The idea that rising productivity due to automation will make human laborers superfluous is hardly a new one: It motivated the original Luddites almost 200 years ago to smash mechanical looms. But while this notion is grounded in a pretty simple economic fallacy, it's proved harder to kill than a horror movie slasher.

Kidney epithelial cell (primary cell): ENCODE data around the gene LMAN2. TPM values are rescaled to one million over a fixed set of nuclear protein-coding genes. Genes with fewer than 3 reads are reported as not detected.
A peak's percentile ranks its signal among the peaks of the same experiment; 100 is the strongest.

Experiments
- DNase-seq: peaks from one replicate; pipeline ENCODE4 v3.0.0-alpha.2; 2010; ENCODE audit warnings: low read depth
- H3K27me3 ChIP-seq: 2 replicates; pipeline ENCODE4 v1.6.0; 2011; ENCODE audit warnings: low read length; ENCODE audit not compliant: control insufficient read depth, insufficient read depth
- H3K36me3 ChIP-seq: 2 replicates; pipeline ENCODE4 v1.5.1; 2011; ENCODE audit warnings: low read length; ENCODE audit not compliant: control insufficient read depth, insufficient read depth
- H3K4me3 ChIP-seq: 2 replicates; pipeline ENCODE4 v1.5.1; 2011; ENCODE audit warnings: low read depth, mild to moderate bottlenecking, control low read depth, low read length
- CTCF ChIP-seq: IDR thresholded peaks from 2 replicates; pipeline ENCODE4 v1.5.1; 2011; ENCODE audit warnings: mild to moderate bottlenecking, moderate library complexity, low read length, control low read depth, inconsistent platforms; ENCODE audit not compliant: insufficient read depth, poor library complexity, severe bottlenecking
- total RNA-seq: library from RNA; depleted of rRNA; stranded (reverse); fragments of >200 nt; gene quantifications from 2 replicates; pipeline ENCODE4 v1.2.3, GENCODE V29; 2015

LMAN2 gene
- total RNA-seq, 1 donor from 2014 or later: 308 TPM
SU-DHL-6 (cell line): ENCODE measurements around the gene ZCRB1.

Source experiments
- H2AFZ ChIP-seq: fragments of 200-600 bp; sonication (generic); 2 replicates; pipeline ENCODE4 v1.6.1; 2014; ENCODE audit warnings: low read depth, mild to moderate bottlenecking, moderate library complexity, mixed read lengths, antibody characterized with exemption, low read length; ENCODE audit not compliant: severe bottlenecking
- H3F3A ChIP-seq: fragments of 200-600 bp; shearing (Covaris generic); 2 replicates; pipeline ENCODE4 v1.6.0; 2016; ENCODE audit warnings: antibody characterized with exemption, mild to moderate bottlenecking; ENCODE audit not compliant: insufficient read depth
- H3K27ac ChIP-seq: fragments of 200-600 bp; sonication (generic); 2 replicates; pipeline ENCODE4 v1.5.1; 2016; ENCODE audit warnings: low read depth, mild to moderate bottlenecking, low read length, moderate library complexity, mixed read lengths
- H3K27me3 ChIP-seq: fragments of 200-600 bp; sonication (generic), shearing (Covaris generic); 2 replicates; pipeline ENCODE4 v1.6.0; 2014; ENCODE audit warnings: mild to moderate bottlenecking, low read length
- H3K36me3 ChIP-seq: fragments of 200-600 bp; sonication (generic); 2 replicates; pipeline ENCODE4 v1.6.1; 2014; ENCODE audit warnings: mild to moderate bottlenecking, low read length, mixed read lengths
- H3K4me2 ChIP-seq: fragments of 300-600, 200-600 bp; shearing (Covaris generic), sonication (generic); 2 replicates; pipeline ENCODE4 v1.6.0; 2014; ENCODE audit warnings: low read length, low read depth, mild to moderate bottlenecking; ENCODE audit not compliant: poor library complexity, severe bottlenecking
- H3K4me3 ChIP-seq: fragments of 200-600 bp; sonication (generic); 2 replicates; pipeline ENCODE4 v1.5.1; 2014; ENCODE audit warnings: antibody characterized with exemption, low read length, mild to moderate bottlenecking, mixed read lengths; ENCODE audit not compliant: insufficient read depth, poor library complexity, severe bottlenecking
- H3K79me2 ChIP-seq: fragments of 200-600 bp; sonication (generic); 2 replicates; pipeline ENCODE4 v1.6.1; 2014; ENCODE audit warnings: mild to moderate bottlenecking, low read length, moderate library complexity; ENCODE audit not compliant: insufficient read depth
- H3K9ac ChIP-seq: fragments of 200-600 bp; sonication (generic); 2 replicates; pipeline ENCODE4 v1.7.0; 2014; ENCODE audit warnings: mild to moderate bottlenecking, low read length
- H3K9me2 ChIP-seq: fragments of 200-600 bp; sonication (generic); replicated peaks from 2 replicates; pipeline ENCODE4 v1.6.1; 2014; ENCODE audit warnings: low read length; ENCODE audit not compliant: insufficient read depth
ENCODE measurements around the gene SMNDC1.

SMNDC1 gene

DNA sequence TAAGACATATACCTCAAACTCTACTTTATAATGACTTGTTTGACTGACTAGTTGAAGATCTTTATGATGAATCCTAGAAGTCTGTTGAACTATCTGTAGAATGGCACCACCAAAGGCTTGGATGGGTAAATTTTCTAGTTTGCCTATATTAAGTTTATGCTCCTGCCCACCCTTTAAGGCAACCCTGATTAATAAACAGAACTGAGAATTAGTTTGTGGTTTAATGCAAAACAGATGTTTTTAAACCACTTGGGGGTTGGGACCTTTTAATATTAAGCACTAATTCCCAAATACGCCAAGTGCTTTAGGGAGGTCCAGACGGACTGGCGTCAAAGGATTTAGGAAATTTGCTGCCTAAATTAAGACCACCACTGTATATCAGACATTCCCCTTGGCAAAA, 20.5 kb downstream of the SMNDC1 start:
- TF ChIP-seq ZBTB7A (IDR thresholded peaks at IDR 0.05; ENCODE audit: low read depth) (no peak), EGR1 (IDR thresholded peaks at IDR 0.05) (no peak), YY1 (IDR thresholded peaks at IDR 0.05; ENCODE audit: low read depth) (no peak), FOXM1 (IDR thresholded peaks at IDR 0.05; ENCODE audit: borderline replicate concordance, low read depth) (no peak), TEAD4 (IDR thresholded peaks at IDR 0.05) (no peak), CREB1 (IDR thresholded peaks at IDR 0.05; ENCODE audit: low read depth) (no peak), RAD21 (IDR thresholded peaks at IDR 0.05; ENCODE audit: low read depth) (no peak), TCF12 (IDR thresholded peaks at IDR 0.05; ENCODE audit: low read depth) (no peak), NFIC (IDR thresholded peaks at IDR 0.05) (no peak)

The most recent attempt to revive the theory comes from techie Marshall Brain, in the form of the warning that robots will render us all perfectly redundant in the coming decades. The problem here is much like that exhibited in William Greider's much ballyhooed antiglobo screed One World, Ready or Not: The Manic Logic of Global Capitalism. Greider did extensive journalistic legwork, collecting data and anecdotes from around the world, and Brain certainly knows his tech. In both cases, alas, this leads to a false sense of security: confident in their knowledge of the particulars of their subject matter, both authors neglect to guard themselves against basic errors in economic theory. In the Salon piece linked above, Robert Reich provides the counterpoint to Brain's doomsaying. The same fallacy is viciously exposed by Paul Krugman in his review of Grieder's book.